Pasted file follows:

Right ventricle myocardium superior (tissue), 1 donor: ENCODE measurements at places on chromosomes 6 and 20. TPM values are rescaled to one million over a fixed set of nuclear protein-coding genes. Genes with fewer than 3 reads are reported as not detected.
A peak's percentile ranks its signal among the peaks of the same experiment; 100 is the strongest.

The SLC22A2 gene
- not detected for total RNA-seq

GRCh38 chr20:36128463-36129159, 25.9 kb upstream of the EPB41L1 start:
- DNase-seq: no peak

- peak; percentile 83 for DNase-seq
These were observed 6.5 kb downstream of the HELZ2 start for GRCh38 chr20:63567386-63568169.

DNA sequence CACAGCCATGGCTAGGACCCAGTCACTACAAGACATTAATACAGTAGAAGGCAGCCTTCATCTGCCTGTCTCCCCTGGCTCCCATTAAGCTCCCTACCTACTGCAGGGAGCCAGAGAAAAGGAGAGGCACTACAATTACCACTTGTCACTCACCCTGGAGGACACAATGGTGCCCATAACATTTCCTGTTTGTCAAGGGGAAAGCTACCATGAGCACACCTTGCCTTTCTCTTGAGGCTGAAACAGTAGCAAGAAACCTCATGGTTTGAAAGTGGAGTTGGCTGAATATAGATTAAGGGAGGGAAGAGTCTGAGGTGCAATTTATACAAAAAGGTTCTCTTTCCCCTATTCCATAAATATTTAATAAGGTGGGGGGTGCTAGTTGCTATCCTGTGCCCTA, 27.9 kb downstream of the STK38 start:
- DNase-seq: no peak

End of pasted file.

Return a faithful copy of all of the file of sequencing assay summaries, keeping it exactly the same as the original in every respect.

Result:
Right ventricle myocardium superior (tissue), 1 donor: ENCODE measurements at places on chromosomes 6 and 20. TPM values are rescaled to one million over a fixed set of nuclear protein-coding genes. Genes with fewer than 3 reads are reported as not detected.
A peak's percentile ranks its signal among the peaks of the same experiment; 100 is the strongest.

The SLC22A2 gene
- not detected for total RNA-seq

GRCh38 chr20:36128463-36129159, 25.9 kb upstream of the EPB41L1 start:
- DNase-seq: no peak

- peak; percentile 83 for DNase-seq
These were observed 6.5 kb downstream of the HELZ2 start for GRCh38 chr20:63567386-63568169.

DNA sequence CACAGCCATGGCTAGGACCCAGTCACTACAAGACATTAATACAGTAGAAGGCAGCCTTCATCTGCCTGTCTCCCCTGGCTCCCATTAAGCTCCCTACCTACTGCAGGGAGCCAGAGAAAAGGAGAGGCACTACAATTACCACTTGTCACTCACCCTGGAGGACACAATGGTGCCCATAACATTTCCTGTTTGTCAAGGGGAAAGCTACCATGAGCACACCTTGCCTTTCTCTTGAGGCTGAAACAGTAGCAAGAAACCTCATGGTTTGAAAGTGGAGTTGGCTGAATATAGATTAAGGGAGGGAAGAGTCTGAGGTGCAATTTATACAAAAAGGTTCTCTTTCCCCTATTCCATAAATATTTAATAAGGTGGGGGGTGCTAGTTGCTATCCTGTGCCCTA, 27.9 kb downstream of the STK38 start:
- DNase-seq: no peak